"I am glad to be able to put this past me and move on with my life and my career," she says

By Ken Lee
May 11, 2011 04:00 PM
Splash News Online

For allegedly stealing a $2,500 necklace, it looks like Lindsay Lohan is being sent to her room.

Due to jail overcrowding and other reasons, the actress will likely serve a fraction of her four-month jail sentence at home after pleading no contest to misdemeanor grand theft Wednesday.

Lohan, 24, did not appear at the hearing in Los Angeles Superior Court and entered the plea through her lawyer.

“I am glad to be able to put this past me and move on with my life and my career,” Lohan says in a statement. “I support the judge s decision and hold myself accountable for being in this situation.”

She adds that she has already begun her community service at a women’s center and says she hopes to “fulfill my obligation without any press attention.”

“I think the media spotlight should be on issues such as homelessness and domestic violence instead of on me,” she says.

Home for About Two Weeks

The actress was ordered to surrender to the Lynwood Jail by June 17, when it’ll be determined if she’ll be fitted with an ankle bracelet and sent home.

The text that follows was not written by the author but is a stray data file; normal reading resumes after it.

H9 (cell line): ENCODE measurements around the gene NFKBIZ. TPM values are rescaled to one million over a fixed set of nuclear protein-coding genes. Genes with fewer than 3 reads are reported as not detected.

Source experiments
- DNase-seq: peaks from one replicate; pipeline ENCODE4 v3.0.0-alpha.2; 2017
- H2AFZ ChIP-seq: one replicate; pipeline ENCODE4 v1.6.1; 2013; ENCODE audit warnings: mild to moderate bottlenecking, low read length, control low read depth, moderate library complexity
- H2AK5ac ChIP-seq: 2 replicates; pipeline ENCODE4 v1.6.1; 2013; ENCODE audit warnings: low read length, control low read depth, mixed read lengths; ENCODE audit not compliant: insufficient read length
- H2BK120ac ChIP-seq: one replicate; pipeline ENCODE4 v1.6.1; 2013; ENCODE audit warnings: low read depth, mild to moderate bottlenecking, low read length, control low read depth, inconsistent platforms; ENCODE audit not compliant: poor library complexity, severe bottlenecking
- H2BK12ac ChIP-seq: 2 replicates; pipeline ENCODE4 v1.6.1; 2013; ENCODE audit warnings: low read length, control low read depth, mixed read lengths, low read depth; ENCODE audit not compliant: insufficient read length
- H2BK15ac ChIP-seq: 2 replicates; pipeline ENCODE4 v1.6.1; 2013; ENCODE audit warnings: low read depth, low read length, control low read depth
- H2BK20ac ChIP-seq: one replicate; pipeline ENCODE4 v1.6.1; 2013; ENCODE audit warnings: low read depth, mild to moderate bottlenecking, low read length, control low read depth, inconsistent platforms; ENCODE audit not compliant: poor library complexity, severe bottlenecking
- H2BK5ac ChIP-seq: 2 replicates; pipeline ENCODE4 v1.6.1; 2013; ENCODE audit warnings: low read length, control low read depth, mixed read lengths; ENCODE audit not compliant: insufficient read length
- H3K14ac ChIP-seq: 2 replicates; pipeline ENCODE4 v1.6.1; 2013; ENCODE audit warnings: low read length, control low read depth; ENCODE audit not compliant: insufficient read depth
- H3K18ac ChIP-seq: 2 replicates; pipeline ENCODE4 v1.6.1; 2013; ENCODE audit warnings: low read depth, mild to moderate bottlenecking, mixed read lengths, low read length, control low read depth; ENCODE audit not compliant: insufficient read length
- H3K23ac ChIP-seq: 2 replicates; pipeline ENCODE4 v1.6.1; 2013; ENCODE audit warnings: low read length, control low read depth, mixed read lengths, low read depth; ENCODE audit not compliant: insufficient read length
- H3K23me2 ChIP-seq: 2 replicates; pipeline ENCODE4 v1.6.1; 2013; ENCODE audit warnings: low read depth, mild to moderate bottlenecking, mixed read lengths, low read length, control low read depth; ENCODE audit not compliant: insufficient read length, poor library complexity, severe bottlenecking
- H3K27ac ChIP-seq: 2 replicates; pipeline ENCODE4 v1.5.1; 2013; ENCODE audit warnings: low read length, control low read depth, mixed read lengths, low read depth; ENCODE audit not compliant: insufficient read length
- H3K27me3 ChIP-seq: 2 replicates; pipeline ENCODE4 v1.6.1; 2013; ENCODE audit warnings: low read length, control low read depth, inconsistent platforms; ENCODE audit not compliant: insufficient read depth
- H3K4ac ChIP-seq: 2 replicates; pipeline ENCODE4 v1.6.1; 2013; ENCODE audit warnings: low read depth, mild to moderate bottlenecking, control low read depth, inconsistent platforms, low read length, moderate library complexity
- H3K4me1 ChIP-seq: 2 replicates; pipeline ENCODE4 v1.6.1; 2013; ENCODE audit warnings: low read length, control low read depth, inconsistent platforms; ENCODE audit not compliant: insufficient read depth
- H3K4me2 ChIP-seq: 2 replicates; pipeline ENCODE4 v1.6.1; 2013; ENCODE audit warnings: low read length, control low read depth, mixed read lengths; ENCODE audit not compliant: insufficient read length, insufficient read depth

“It appears a person like Ms. Lohan will be eligible for home detention,” says L.A. Sheriff’s spokesman Steve Whitmore, citing the fact that she is a nonviolent offender without a serious history of crime.

Even though Lohan may be serving her sentence at home, where overcrowding is obviously not an issue, she would still probably get out after about two weeks, long before the end of her 120-day sentence.

Whitmore says the same factors that affect jail inmates – the population in the facility as well as credits for good behavior – go into how the department calculates home detention.

Judge Stephanie Sautner, who accepted Lohan’s plea and meted out the sentence, acknowledged the jail system was under a federal mandate to alleviate overcrowding and that she would not oppose home detention.

“An early release has nothing to do with this court,” the judge added. “I’m not about to battle the sheriff.”

Sautner specified, however, that if Lohan gets the house arrest option that she not be allowed to serve her 480 hours of community service during her home stay. Lohan was also ordered to psychological counseling and a program called Shoplifters Alternative.

“I don’t think the root of her problem is substance abuse,” the judge said, when explaining Lohan’s need for counseling.

Lohan’s probation was also extended for another three years.

In addition to her 480 hours of community service at the downtown L.A. women’s shelter, she will eventually serve janitor duty at the L.A. County morgue.